- Cattle producers in drought-stricken areas are facing the same decisions that producers in the Southern Plains and Louisiana faced last year -- purchase high-priced hay and feedstuffs to survive or cull in order to retain part of their herds.
The drought choking the Midwest is hundreds of miles away, but it is having direct effects on the Louisiana cattle market.
Calf prices have dropped significantly since spring because many cattle are being sold off by producers who lack forage and hay and can’t afford the high price of feed, said LSU AgCenter economist Ross Pruitt. “There has been a little bit of a rebound in the past couple of weeks in parts of the U.S.”
Cattle producers in drought-stricken areas are facing the same decisions that producers in the Southern Plains and Louisiana faced last year -- purchase high-priced hay and feedstuffs to survive or cull in order to retain part of their herds.
Meanwhile, feeder cattle imports from Mexico and Canada are up. And the total U.S. hay supply is lower than last year.
“While much of the country enjoyed a mild winter, hay in drought-stricken areas is being used to help get producers through the drought,” Pruitt said.
In May, the national hay supply was off by almost 4 percent from a year ago. The short supply combined with increased demand from drought-stricken states has caused a jump in hay prices. The national U.S. hay price was $119 a ton in July 2011, and now it’s $143 a ton.
In comparison, many Louisiana cattle producers who received ample rainfall have good forage. “If you’ve got grass, you’re in a good situation compared to the rest of the country,” Pruitt said.
Consumers should expect to pay more for beef but any current increases are not tied to the drought.
“It’s not worked its way through the system,” Pruitt said of the drought effects. “And it will be the latter part of this year into next year when the drought impacts are reflected in the price of beef.”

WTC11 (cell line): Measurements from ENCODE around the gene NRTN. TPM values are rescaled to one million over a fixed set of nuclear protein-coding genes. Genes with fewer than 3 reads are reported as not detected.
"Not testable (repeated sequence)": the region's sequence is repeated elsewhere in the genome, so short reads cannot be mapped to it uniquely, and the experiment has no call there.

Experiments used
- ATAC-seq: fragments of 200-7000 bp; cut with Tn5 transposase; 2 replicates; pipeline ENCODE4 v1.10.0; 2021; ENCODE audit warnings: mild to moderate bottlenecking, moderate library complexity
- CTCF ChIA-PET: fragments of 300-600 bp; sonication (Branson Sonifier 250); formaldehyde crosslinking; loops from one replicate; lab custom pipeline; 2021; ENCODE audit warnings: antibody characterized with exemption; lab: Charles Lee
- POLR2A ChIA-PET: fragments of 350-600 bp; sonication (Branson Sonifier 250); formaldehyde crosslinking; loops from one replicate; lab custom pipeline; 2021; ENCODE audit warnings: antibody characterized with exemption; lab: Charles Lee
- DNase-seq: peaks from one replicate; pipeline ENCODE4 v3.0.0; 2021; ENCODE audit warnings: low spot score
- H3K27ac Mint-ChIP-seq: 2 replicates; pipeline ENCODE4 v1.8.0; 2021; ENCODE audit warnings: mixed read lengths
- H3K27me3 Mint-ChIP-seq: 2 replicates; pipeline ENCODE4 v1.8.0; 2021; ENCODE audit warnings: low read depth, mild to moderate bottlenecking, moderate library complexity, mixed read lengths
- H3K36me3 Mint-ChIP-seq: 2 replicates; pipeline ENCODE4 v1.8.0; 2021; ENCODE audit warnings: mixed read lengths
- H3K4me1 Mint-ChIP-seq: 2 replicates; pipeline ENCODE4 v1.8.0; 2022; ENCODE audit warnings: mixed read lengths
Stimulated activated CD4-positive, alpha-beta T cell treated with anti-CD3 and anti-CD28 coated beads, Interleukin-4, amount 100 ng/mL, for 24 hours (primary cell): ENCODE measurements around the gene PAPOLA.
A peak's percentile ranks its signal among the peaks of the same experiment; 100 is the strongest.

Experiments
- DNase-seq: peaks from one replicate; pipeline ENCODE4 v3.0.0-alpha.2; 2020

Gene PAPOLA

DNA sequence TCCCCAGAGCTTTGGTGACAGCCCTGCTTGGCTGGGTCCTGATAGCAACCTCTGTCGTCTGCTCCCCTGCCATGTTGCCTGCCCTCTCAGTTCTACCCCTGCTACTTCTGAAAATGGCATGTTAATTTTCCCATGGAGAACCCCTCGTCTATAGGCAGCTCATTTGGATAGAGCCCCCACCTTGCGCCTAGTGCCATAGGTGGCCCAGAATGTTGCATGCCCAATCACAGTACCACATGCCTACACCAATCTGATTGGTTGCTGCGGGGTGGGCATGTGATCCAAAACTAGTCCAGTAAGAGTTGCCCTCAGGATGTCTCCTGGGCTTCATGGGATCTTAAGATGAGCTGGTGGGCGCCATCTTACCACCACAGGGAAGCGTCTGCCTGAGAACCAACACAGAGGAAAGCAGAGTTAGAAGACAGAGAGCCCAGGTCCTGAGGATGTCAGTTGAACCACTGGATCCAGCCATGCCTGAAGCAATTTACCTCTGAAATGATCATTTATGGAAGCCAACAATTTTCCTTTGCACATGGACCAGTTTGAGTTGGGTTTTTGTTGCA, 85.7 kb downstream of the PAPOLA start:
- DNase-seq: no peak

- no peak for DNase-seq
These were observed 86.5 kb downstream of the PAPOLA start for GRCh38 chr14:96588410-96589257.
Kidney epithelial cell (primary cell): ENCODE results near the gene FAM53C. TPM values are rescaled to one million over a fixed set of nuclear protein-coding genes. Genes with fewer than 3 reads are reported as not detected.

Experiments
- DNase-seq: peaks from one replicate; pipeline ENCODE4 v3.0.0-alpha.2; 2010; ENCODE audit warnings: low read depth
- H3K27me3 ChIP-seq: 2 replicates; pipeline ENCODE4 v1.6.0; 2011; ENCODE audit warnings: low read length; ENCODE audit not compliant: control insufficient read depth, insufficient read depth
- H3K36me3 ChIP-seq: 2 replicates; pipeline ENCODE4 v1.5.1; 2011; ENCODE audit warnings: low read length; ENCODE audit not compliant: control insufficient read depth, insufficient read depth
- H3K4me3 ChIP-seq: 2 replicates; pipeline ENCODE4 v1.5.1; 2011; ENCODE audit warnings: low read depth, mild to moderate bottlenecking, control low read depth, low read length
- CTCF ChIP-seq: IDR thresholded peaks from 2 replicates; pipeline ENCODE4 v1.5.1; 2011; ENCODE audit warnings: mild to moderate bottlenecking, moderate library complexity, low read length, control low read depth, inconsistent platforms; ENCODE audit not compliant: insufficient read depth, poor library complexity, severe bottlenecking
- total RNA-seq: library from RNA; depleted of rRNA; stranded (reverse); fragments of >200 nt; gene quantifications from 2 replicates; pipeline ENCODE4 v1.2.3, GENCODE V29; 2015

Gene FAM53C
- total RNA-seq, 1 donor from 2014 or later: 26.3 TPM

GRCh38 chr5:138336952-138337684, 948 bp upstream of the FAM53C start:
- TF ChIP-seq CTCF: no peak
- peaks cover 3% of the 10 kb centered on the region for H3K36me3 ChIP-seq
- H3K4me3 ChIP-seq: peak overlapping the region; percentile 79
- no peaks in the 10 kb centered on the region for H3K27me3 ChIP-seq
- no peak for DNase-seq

Pork and poultry prices also will be higher but will likely be relatively lower than beef prices later this year into the first beginning of next year.
Parched fields of corn and soybeans in the Midwest have caused corn and soybean prices to jump.
“Feed prices are high, and they are likely to stay high for the rest of the year,” said LSU AgCenter economist Kurt Guidry.
Feed grain prices are approaching record levels, Guidry said. “The last time we saw prices this high was in 2007 and 2008.” But the 2008 harvest was good while this year’s corn and soybean harvests are expected to be below normal.
The USDA’s projection for the average corn harvest nationwide is at 123 bushels per acre and that has been lowered by 40 bushels from the prediction made at the start of the summer.
The corn market is expected to remain tight until the 2013 harvest.
The average soybean yield may not decline as much because the crop still has time to recover with the help of late-summer rain.
But times are not easy for Louisiana cattle producers even if they have adequate pasture and hay, according to Vince Deshotel, LSU AgCenter county agent in St. Landry Parish. “As one producer put it to me last week, his margins are the same now as they were in 1973 because of the cost of feed.”
Some producers are likely to start relying more on grass-fed cattle, but the increased costs for fuel and fertilizer also add to the cost of maintaining pastures. Hay suppliers in Louisiana have inventory that is ready to sell to drought-stricken areas, but hauling hay will be expensive because of the rising cost of diesel.
“We are developing a stockpile of hay, but it’s not moving yet,” Deshotel said.
Cattle producers will need new breeding stock, and that opens an opportunity for Louisiana cattle operations. “There’s a tremendous demand for replacement heifers,” said Deshotel.
“That’s exactly the attitude I have,” said cattle producer Tommy Smith, of Lake Arthur.
Smith will keep about 20 heifers because he expects more demand for females. He goes to the sale barns weekly and has seen cattle prices starting to increase.
Smith also has made changes because of the high cost of feed. He is relying on forage after planting his pastures in sorghum Sudan grass and is limiting the amount of feed for his herd.
Last year Smith kept 10 bulls until maturity, but this year he will limit the number to three. “Last year at this time, I was feeding those bulls already.”